Wednesday, May 12, 2010

If SAP consultants would build cars

Yesterday, during a coffee break, I had an interesting conversation with a colleague consultant from "the other planet". Now, I am from planet Earth of course. I make sound and earthly design decisions when it comes to designing software systems for "the business" (who happen to live on Mount Olympus). Not knowing any better, I approach the business' demands with the methodologies I was taught and with the skills I have acquired over the years. The process "consultants of my kind" follow is roughly like this:

  1. Help the business understand their main problem and what they really need: translate their demands (which are often features like: a blue casing, a multi-touch UI or a "stealth mode" button) to actual needs. The result should be a set of bare necessities that current (legacy) systems are not fulfilling or can no longer fulfill (in case of systems near their end of life).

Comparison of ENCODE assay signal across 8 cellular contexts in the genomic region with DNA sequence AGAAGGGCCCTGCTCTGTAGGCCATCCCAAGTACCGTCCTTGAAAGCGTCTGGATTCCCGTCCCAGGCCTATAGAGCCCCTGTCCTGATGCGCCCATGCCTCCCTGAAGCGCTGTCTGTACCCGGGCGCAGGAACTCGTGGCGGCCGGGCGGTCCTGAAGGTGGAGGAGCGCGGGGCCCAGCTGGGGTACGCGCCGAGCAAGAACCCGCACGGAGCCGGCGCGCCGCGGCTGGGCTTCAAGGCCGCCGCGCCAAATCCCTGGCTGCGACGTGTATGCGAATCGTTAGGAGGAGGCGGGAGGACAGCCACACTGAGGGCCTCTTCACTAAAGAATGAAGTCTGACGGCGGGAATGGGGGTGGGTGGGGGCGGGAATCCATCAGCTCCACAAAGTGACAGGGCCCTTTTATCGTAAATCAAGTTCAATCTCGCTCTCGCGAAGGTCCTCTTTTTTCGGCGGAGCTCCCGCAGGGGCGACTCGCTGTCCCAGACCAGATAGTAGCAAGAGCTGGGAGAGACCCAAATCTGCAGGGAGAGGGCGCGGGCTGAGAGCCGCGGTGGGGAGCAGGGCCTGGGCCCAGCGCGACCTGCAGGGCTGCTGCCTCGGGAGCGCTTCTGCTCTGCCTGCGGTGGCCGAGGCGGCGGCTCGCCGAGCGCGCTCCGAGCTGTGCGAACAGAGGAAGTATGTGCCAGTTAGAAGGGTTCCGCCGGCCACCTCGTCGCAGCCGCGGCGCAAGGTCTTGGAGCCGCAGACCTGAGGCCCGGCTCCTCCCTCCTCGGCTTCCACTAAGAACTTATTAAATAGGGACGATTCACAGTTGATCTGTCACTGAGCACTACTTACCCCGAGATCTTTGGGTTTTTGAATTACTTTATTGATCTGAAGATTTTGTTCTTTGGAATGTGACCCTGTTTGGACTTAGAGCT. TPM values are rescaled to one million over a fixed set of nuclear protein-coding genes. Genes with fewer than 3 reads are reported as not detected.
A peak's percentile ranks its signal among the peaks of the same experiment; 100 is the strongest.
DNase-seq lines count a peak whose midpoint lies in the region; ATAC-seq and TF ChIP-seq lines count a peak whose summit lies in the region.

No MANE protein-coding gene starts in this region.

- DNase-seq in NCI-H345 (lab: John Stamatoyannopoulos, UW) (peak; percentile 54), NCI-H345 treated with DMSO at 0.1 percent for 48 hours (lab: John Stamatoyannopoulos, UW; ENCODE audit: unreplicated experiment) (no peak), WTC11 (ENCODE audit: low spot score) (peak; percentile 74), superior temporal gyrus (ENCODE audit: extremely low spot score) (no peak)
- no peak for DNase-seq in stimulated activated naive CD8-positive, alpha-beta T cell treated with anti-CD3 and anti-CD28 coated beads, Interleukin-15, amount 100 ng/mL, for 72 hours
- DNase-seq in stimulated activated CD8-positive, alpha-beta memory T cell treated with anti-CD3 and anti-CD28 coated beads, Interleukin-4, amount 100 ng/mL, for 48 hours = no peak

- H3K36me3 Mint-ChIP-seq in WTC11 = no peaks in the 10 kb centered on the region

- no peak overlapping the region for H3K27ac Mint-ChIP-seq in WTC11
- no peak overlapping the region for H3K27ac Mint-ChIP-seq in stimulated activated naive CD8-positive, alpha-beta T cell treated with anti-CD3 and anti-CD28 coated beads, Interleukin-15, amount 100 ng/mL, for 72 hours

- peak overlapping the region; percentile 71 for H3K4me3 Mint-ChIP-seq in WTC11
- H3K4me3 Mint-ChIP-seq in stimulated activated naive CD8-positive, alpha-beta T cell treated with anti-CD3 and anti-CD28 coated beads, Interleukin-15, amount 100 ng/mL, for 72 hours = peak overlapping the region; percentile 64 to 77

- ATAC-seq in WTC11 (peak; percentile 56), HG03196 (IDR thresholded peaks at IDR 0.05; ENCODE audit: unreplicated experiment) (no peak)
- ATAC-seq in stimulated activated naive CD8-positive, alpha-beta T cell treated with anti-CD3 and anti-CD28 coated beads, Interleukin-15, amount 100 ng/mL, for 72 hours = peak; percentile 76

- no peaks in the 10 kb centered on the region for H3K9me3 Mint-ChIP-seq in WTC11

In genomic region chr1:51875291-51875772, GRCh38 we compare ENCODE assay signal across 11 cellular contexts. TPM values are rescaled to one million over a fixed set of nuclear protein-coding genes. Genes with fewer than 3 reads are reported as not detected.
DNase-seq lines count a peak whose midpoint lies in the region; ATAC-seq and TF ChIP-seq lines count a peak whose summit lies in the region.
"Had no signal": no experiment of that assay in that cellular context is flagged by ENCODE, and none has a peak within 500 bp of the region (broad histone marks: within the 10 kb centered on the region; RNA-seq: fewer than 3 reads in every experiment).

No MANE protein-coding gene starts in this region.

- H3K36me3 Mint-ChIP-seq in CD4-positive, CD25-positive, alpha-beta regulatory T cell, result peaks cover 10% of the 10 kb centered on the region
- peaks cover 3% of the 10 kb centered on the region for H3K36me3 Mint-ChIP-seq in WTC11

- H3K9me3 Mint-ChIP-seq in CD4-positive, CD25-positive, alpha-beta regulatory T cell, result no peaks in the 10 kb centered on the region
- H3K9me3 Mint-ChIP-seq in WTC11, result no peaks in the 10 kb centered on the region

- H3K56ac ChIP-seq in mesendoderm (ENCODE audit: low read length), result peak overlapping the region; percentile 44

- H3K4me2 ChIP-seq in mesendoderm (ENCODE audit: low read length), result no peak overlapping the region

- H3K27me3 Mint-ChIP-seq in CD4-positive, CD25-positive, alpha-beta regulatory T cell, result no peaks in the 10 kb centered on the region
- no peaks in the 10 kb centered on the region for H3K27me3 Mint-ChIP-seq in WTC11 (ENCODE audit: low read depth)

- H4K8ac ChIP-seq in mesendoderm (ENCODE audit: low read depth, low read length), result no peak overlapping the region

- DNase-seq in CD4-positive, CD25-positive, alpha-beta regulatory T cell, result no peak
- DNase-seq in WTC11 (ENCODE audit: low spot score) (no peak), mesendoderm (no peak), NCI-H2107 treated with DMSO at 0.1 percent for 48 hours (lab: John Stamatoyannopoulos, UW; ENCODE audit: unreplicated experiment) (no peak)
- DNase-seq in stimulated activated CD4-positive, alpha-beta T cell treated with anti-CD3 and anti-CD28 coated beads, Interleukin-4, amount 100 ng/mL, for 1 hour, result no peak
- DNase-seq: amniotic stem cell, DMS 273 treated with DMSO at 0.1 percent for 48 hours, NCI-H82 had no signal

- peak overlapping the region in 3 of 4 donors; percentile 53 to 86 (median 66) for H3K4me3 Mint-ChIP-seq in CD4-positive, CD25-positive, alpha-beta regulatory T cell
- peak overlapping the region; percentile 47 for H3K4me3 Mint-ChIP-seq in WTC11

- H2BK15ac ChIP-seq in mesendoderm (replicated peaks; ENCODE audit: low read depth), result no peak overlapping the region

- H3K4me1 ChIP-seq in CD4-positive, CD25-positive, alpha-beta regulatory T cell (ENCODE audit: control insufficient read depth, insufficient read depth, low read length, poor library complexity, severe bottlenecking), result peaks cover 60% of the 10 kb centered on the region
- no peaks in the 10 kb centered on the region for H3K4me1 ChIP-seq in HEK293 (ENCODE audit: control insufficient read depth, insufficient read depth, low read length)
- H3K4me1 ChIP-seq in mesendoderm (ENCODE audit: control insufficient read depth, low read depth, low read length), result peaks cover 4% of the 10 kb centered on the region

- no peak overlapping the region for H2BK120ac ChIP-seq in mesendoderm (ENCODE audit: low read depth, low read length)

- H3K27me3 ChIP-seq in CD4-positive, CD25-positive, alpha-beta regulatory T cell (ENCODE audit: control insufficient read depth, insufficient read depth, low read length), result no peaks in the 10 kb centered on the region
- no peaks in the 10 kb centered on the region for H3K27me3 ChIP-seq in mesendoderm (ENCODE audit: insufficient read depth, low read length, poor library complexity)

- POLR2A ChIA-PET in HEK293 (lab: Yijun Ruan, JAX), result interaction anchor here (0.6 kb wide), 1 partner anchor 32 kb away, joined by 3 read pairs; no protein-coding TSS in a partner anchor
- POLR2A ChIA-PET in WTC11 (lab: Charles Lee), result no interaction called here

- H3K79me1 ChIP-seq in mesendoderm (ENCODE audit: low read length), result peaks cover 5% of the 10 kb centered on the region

2. Make a logical design of the system that fulfills these needs (resulting in a selection of pictures that show stick figures holding balloons and rectangular shapes with arrows).
  3. Make a physical design of the system. The result of this step should be at least one technical solution, but preferably a number of technical solutions for the problem we helped the business understand in step 1. Such a solution usually is a composition of legacy systems and new technologies. An exciting but also very time consuming part of this step is the selection of the new technologies, which can lead to miniature religious wars within the IT department.